Let the singing of praises commence.
Over four days, fellow school librarian John Schumacher and I will count down our top 20 books of the past year. It’s a K-6, anything goes sort of list, with picture books, chapter books, nonfiction, and graphic novels all tossed into one big pot. This year Watch. Connect. Read. is providing bonus features for every book we mention – trailers, additional resources and the like.
But down to business. These are our favorite books of 2011.
20. Perfect Square by Michael Hall [HarperCollins | Grades PreK-2]
If the job of a picture book creator is to seamlessly merge artwork and text, then Perfect Square is about as successful as picture books come. Each day of the week brings a new challenge for the square, as it is cut, ripped, and shattered to pieces. But each time, something beautiful comes from the destruction. Big, bright, and bold, but with a subdued tone, Perfect Square will quietly inspire creativity in young readers.
19. Around the World by Matt Phelan [Candlewick | Grades 4-7]
Nonfiction graphic novels are not an easy sell in my school library. When I booktalk them to fourth and fifth graders, they usually give me a look that says, “Nice try, Mr. Schu! I think I’ll check out Lunch Lady and Babymouse.” Their unwillingness to try nonfiction graphic novels changed when an advanced reader’s copy of Matt Phelan’s Around the World made its way around a fourth-grade classroom.
It was a game changer.
This original, intriguing graphic novel took them around the world with bicyclist Thomas Stevens, reporter Nellie Bly, and sea captain Joshua Slocum. Each adventure motivated them to learn more about circumnavigating the globe. If I had given the class a motivational rubber stamp kit, they would have stamped its cover with words and phrases like “AMAZING”, “YOU DID IT”, “A HOME RUN!” “SUPER JOB”, “FANTASTIC”, and “PUT SOME SHINY STICKERS ON THIS COVER.” Bravo, Matt Phelan! You’ve created a pitch-perfect graphic novel for grades 4-7.
18. Sidekicks by Dan Santat [Arthur A. Levine | Grades 3-6]
Stand in front of a group of third graders and hold up Dan Santat’s graphic novel Sidekicks. Just stand there. This is what you’ll hear:
“Oh, that cover is amazing.”
“May I be the first one to check it out? Please?” (Such a polite child)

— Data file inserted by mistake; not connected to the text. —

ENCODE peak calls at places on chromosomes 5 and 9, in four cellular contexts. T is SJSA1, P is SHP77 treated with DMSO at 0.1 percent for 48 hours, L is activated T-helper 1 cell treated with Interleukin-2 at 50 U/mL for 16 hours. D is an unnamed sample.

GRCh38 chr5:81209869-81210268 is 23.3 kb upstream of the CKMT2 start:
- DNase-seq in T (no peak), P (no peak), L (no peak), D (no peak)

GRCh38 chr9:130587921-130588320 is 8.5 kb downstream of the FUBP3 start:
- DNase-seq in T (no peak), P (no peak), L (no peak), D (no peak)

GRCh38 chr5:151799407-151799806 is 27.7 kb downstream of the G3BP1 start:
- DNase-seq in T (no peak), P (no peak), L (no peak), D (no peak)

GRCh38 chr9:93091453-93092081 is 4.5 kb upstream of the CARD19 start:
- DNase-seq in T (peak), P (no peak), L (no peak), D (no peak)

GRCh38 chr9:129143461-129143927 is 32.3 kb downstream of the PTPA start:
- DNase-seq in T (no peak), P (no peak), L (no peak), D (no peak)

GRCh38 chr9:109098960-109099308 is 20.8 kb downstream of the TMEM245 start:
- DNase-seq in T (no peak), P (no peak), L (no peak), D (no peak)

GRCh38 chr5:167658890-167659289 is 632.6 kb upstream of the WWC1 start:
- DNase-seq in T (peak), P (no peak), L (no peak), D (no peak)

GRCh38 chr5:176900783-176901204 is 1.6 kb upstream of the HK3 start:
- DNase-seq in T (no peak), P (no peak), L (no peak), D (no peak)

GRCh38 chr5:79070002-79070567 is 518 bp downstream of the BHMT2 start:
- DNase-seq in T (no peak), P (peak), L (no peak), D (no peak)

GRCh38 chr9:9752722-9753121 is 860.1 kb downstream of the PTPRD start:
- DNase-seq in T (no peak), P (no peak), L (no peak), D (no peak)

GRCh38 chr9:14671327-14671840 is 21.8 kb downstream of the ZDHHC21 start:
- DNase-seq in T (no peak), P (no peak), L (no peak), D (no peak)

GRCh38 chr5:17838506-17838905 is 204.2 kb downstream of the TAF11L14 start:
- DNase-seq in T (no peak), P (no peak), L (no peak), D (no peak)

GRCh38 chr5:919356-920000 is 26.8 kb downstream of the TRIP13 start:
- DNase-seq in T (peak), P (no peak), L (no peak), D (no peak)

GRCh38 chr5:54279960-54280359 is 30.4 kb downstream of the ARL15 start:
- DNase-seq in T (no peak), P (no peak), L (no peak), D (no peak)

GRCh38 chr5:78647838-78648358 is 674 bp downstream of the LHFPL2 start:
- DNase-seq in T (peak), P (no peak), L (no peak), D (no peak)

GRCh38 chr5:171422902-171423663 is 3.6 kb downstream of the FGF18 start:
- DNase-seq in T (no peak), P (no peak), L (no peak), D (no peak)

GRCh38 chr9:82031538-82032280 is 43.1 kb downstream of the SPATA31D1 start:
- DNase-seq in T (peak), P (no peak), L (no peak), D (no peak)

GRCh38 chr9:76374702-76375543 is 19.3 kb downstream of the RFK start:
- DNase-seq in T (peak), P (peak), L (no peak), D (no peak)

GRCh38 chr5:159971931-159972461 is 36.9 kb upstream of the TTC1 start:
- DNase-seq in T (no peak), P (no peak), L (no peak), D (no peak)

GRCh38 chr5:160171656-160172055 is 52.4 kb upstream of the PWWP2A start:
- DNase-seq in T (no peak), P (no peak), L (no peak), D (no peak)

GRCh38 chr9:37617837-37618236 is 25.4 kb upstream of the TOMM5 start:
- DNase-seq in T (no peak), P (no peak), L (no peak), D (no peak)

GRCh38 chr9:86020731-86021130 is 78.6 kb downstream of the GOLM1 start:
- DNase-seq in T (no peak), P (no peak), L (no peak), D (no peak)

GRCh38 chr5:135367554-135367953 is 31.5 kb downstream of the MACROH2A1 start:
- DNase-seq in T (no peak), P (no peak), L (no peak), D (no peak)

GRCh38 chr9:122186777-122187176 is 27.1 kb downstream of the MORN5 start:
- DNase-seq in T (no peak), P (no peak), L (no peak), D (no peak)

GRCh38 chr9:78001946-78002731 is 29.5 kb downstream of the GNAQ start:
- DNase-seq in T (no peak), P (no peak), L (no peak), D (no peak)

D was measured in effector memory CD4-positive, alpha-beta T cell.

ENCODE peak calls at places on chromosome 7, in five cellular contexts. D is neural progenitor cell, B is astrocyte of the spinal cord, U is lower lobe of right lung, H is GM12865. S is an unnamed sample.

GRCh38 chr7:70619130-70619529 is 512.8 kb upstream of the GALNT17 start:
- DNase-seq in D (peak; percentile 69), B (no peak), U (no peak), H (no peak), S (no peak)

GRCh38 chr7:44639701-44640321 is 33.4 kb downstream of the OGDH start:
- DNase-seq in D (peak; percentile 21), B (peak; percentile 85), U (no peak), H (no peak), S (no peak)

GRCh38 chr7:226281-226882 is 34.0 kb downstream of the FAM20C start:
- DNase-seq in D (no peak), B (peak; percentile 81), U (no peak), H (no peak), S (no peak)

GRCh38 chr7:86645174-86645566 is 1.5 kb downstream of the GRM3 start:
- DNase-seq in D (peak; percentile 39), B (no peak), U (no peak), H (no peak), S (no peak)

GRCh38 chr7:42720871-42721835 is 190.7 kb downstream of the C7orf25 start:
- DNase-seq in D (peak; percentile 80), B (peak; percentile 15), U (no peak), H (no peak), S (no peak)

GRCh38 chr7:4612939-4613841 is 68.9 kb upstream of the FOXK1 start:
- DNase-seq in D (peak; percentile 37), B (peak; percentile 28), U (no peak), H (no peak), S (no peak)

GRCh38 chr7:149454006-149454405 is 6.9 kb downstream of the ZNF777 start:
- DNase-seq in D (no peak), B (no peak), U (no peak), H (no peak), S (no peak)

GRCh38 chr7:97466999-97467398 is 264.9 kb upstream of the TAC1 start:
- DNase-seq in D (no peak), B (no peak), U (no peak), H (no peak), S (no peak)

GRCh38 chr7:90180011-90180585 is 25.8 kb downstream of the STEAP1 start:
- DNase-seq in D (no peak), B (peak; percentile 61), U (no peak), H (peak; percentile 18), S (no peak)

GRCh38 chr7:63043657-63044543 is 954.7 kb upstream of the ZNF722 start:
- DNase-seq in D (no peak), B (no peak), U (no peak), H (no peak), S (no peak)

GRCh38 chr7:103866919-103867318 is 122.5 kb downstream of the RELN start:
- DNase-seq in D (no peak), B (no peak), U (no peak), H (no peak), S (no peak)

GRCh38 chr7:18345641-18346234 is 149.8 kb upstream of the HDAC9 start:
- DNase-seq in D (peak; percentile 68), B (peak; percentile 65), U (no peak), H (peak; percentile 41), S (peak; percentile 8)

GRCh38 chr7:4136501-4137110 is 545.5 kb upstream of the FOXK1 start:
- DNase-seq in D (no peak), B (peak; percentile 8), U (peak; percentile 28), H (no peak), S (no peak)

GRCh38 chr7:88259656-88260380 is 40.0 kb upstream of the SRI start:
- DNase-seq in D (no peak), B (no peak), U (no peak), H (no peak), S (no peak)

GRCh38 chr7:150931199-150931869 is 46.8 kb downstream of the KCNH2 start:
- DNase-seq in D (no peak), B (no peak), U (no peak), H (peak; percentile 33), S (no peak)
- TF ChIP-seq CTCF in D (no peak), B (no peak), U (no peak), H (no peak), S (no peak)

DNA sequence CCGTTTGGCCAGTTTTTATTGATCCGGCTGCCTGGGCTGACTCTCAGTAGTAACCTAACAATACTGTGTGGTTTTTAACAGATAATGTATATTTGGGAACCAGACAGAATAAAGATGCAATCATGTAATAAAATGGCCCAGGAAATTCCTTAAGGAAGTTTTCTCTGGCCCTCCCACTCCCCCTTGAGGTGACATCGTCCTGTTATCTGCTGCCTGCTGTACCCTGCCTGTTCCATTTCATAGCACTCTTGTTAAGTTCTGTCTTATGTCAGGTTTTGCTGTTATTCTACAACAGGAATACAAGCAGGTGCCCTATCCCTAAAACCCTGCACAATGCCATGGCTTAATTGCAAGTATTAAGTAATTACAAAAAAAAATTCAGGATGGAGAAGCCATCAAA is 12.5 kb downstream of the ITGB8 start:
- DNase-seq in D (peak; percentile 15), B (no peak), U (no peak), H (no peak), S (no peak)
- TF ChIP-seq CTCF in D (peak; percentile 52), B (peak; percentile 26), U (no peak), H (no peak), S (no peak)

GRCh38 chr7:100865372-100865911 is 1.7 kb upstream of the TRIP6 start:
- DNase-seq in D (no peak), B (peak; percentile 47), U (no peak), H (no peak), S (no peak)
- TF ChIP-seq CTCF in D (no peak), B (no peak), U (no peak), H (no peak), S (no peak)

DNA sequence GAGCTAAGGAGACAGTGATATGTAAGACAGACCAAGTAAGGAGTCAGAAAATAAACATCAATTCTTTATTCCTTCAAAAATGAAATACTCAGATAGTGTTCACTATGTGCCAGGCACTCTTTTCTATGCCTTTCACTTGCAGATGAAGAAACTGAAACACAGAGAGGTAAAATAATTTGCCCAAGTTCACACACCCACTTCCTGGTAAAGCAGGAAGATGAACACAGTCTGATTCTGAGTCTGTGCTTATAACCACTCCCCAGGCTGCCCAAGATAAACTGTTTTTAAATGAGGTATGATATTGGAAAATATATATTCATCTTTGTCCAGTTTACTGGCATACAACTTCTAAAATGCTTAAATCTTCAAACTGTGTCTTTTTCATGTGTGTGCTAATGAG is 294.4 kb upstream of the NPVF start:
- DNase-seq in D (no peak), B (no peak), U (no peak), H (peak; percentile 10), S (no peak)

“I love graphic novels. I’ve read every graphic novel this library owns. I want that book.”
I don’t think Travis has ever done a Cover Curiosity post on “Books You Hold Up and Kids Take Them Without Any Commentary.” But if he ever does, I will argue Sidekicks deserves a spot on the list. It has total shelf appeal. The interior art and storyline are mighty fine, too.
How many sidekicks can you name? Batman has Robin. Snoopy has Woodstock. Sherlock Holmes has Dr. Watson. Frankie Pickle has Argyle. Captain Amazing has ???.
Captain Amazing, the aging superhero of Metro City, decides after getting injured that he needs a new sidekick. He holds open auditions. Captain Amazing’s dog, cat, hamster, and chameleon all vie for the position. Will it be too much for the animals to take? Will sibling rivalry destroy their relationships? Will Dr. Havoc take them down? The answers are found inside this action-packed graphic novel that will leave readers hoping for more volumes. Are you listening, Dan Santat?
17. Darth Paper Strikes Back by Tom Angleberger [Amulet | Grades 4-6]
It’s the rarest of feats, when quality and popularity align. So often books contain one or the other – Darth Paper Strikes Back has both. Continuing the story of outcast Dwight and his curiously sage Jedi finger puppet, each interconnected chapter reads like a short story – at turns funny, touching, and odd. Containing all the heart and humor of its predecessor (2010 Top Book The Mysterious Case of Origami Yoda), this is not the sequel slump you may have been looking for. You can go about your business. Move along… move along.
16. Bigger Than a Bread Box by Laurel Snyder [Random House | Grades 4-6]
Laurel Snyder creates believable and memorable characters. They pop into your head when you’re driving to work, grocery shopping, or recommending a book to a fourth grader. She writes stories that keep readers turning pages and absorbed until the very last word. Her latest middle-grade novel, Bigger Than a Bread Box, follows twelve-year-old Rebecca as she deals with her parents’ separation, moving from Baltimore to Atlanta to live with her grandmother,and finding her place in a new school. She discovers a magical bread box in her grandmother’s attic. The box provides any item that fits inside it – a spoon, lip gloss, an iPod, money. The bread box seems like a perfect item that makes life easier – little does Rebecca know the repercussions of using the box and the moral dilemma she faces as she finds herself in a sticky situation. If only the bread box could grant her biggest wish: her parents getting back together.
I wish I could magically place Bigger Than a Bread Box inside the backpack of every fifth-grade girl who wishes her parents would get back together, or inside the locker of every reflective sixth-grade boy who wishes his life would return to the way it used to be. There are hundreds of kids just waiting for someone to give them this book. It deserves a special place in every school and public library collection.